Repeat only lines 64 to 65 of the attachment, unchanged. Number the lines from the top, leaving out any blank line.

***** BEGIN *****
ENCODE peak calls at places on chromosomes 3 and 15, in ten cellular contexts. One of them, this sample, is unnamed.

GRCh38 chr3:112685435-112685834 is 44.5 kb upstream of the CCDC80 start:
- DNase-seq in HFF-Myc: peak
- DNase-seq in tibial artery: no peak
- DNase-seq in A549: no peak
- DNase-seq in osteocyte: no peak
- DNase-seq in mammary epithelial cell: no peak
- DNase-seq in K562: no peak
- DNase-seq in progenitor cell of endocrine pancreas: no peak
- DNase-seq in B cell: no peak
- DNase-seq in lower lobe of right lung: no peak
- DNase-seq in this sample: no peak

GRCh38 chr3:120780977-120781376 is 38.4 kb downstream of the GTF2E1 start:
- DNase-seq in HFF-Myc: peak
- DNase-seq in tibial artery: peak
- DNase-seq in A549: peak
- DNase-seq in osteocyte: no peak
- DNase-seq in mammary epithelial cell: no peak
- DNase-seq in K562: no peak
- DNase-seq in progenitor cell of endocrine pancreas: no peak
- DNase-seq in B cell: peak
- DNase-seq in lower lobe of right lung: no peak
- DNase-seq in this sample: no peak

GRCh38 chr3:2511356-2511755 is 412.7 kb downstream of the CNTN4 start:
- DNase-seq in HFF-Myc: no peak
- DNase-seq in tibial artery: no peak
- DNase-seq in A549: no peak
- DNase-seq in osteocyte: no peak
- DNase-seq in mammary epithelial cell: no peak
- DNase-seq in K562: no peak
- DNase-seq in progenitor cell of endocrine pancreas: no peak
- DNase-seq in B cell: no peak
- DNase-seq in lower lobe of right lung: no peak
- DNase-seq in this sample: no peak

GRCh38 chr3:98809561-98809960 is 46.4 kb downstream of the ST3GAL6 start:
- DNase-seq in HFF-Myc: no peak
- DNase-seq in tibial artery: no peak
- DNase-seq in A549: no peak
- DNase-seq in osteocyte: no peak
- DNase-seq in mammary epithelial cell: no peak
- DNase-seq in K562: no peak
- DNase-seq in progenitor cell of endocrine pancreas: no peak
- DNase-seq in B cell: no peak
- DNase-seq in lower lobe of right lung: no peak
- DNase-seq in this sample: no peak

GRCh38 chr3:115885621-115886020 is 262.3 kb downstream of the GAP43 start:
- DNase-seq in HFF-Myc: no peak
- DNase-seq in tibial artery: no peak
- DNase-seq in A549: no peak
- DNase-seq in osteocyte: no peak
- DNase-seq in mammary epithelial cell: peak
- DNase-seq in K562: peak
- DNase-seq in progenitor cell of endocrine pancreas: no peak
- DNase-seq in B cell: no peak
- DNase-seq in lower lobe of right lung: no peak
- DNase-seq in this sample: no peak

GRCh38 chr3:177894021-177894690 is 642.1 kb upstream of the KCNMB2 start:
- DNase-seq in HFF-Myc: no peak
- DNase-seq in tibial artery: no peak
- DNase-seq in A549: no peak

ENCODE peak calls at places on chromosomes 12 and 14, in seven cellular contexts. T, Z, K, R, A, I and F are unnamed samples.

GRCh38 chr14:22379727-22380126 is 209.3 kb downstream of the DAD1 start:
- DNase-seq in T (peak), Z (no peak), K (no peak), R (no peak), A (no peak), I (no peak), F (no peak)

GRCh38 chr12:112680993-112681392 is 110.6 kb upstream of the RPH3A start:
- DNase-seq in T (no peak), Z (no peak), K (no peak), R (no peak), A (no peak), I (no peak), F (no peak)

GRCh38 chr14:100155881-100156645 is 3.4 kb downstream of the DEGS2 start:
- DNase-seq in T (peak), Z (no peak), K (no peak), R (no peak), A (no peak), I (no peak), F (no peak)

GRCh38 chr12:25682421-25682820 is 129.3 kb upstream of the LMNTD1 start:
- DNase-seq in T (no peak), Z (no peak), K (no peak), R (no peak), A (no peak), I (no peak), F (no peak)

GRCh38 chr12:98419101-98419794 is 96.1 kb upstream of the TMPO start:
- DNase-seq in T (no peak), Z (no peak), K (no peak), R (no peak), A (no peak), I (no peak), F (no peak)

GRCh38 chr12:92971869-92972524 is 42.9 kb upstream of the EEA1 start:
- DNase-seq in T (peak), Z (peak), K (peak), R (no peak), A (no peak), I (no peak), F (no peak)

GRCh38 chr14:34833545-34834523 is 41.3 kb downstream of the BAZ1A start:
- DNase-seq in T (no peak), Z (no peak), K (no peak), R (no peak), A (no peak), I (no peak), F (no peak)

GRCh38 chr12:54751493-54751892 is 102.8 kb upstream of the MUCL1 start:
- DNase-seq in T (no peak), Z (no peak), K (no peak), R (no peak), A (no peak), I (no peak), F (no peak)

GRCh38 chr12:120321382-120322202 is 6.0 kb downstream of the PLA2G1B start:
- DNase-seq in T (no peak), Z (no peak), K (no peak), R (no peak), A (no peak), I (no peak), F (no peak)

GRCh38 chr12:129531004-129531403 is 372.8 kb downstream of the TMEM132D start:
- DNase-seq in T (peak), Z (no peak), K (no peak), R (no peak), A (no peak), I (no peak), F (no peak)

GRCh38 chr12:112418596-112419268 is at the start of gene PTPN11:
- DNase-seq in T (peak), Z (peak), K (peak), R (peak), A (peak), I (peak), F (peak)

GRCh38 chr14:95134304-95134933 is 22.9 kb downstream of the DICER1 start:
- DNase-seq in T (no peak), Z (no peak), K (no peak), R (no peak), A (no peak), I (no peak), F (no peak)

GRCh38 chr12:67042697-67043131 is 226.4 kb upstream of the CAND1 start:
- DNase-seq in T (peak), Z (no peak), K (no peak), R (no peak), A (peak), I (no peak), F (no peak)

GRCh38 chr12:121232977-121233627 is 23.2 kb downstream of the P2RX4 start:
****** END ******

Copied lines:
GRCh38 chr12:112680993-112681392 is 110.6 kb upstream of the RPH3A start:
- DNase-seq in T (no peak), Z (no peak), K (no peak), R (no peak), A (no peak), I (no peak), F (no peak)